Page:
The more that Rams coach Sean McVay talks about his future, the less it seems as if he’ll be coaching the Rams.
His comments from after Sunday’s season-ending loss to the Seahawks were a far cry from “of course I’m coming back.” Meeting with reporters on Monday, there was an even great sense of inevitability that McVay’s sixth season with the Rams will have been his last.
“I told the coaching staff, [we’ll] work through some things,” McVay said, via a transcript circulated by the team. “You don’t want to rush into any sort of decision. There’s a lot of emotion right after the season. There’s a lot of layers to this. There’s a lot of people that it does affect that I don’t take lightly and want to be mindful of and so I’m going to take the next couple days to really be able to kind of reflect. Obviously, a lot of conversations with various people that will dictate and determine the decision that’s best for me, my family, the Rams, and a lot of people and that’s kind of where we’re at with that.”
Although McVay plans to take “the next couple days,” he also made it clear there’s no specific deadline for making a decision.
“I don’t want to put a timeline on it,” McVay said. “I think what I’d like to do is be able to take the appropriate time. [I’ve] never gone through anything like this, but you want to make sure that you’re considerate of the people that are affected. That’s the most important thing. The consistent conversations and dialogues that have existed with the people that I love and really care about, ‘Hey, do what you think is best for you and Veronika.’ But that doesn’t mean it takes away the empathy, the level of responsibility that I do feel for the people that would be affected as it relates to my decision moving forward. And so those are the things that you don’t take lightly. You want to be able to make sure that you’re intentional about taking the appropriate time, while also making a decision in a manner that’s considerate of those people that would be affected.”
Although it’s clear that McVay is being conscientious and thoughtful, it’s also very rare for a coach who’s truly committed to go through such a public process. The mere fact that he’s talking so openly about leaving means he probably should.
Indeed, it seems like he’s ready to go, and that he simply wants to make sure he’s making the right call.
“I’m a very impulsive person and patience is not something that I do have and so [I] probably want to adjust the approach that I’m typically accustomed to taking, especially as it relates to a decision of this magnitude and all the different layers that are involved,” McVay said.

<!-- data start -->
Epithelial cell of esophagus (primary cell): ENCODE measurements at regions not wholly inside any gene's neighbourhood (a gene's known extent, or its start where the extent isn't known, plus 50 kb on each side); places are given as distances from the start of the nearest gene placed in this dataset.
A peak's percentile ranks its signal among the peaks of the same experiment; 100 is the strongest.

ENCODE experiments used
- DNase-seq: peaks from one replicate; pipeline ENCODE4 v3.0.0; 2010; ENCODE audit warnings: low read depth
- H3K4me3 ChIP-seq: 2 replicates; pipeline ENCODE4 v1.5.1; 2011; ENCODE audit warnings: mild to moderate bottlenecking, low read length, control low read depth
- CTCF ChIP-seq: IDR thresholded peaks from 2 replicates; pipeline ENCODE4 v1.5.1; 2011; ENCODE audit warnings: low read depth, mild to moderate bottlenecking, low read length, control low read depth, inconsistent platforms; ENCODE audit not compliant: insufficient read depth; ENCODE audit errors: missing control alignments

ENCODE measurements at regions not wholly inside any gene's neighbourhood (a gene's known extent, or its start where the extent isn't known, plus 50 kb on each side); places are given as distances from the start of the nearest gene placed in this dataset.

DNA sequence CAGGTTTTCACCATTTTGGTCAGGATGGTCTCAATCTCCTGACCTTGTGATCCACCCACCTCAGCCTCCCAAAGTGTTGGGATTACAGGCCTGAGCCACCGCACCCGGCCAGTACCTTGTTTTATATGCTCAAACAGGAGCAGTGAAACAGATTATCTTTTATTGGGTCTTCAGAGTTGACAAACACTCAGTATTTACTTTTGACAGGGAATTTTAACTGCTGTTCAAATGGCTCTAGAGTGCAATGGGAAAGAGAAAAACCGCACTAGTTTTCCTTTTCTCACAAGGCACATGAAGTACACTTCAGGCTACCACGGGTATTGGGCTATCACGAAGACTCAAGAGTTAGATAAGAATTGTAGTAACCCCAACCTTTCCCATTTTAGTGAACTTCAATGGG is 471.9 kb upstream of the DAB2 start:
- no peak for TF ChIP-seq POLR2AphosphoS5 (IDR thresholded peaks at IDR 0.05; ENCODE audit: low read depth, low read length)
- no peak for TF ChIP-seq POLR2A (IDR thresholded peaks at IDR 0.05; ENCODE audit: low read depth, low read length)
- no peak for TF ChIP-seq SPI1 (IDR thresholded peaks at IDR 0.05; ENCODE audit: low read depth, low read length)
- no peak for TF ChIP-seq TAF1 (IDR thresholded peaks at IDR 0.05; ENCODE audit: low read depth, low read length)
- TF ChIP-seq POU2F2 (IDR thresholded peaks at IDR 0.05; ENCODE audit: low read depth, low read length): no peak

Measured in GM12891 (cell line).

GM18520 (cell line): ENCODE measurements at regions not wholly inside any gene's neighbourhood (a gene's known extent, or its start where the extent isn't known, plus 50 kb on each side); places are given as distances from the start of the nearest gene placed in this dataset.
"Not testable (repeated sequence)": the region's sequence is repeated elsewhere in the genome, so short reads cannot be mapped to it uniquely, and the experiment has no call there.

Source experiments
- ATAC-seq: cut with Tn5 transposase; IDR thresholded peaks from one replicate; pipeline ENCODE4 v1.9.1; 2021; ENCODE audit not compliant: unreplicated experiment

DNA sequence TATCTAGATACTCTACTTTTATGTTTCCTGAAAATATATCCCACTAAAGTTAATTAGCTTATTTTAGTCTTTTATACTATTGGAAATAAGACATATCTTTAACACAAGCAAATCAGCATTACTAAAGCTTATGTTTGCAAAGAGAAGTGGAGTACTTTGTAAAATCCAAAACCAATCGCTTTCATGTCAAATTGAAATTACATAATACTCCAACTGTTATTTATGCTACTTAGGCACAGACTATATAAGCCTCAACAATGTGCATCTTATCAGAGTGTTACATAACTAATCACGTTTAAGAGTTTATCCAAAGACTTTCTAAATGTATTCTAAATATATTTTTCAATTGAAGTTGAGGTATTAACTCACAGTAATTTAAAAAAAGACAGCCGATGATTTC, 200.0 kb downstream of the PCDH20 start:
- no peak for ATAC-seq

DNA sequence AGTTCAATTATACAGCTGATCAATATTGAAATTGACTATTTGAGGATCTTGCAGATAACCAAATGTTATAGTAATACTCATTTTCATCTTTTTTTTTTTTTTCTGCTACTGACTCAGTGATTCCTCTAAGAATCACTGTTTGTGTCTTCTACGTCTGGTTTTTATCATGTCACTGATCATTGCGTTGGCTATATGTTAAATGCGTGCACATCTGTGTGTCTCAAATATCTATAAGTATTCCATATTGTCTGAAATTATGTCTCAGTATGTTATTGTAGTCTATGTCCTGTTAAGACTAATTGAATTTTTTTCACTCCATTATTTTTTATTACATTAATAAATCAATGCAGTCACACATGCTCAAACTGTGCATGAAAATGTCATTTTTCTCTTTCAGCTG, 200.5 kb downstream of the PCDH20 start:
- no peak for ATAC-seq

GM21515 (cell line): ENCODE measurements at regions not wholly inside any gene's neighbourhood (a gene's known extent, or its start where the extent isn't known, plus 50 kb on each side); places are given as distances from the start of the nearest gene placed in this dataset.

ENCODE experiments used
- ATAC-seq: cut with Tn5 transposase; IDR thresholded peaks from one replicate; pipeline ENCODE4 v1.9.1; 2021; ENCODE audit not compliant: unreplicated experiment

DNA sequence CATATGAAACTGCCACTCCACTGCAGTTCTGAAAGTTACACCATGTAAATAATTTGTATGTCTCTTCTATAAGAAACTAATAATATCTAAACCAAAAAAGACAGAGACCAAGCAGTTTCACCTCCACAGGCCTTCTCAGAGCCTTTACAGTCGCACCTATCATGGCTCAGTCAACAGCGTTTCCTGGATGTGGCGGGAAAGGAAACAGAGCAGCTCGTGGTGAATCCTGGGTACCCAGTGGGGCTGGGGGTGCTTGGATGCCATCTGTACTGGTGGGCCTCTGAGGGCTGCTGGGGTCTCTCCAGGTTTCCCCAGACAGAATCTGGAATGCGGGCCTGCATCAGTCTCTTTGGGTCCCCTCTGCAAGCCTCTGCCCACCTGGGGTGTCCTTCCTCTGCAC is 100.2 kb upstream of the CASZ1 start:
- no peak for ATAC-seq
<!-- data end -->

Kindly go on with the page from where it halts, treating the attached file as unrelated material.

He added that the toughest part of the decision is “the amount of people that are affected and then just being able to identify the things that will give you that clarity and that peace while also continuing to acknowledge the things that need to be addressed as you ‘re trying to become a better and more complete person.”
He also acknowledged that these thoughts have been occurring for him for “a handful of years.” He seems to be concerned that, eventually, he’ll not have “this joy, this zest, this ability to be able to do the things at the level that you know you’re capable of.”
He was asked whether he’s trying to decide whether to not coach “for a short period of time.”
“It could be a possibility,” McVay said. “I don’t want to get too granular with it, but here’s what I would say is this. This has been a lot over the last six years and I wouldn’t change any of it. And as you reflect on how you want to be able to move forward, like the question asked yesterday, ‘Did I ever get the sense where you’re looking at it like this is your last play?’ No, that was never the case. I’m 36 years old, okay? I have endless amounts of energy still. It’s just a matter of how do you make sure that as you move forward, you’re able to do it in the way that’s best for yourself, your wife, your family members, and then when you are in a role of this magnitude , doing it the way that you’re capable of. And that’s what I want to be able to answer yes to, and if you can do those things, I think a lot of clarity will come with that.”
Frankly, that sounds a lot like the theory making the rounds in league circles. After going all in to win a Super Bowl, there’s a significant bill to pay on the back end — a rebuild that may take multiple years. So why not tap out for a year or two, like Sean Payton, and then pick a new team where McVay can lather-rinse-repeat the eff-them-picks approach and win another Super Bowl?
Plenty of people around the league aren’t fans of the approach, because it compromises long-term franchise stability. They also aren’t fans of making private deliberations so public.
Last year, for example, Payton didn’t plan a flag of decision and engage in a public soliloquy. He just left, without warning or notice.
Different strokes for different folks. McVay is choosing to bare his soul, which could make it harder for him to come back — and spark what will definitely be an annual thing until he finally goes.
There’s no time like now to go. The problem is that he blew his chance to make big money working for Amazon by not making the jump in 2022. With no prime broadcast-booth seats open, McVay’s options will include lower-level game analyst gigs or a studio spot — neither of which pay like the prime booth assignments do.
So, yeah, he should have done this a year ago. And he knows it. And he’s surely kicking himself for not doing it when he should have done it. That likely won’t make him come back if he’s inclined to leave, but it adds a very real layer of remorse and regret to the process.
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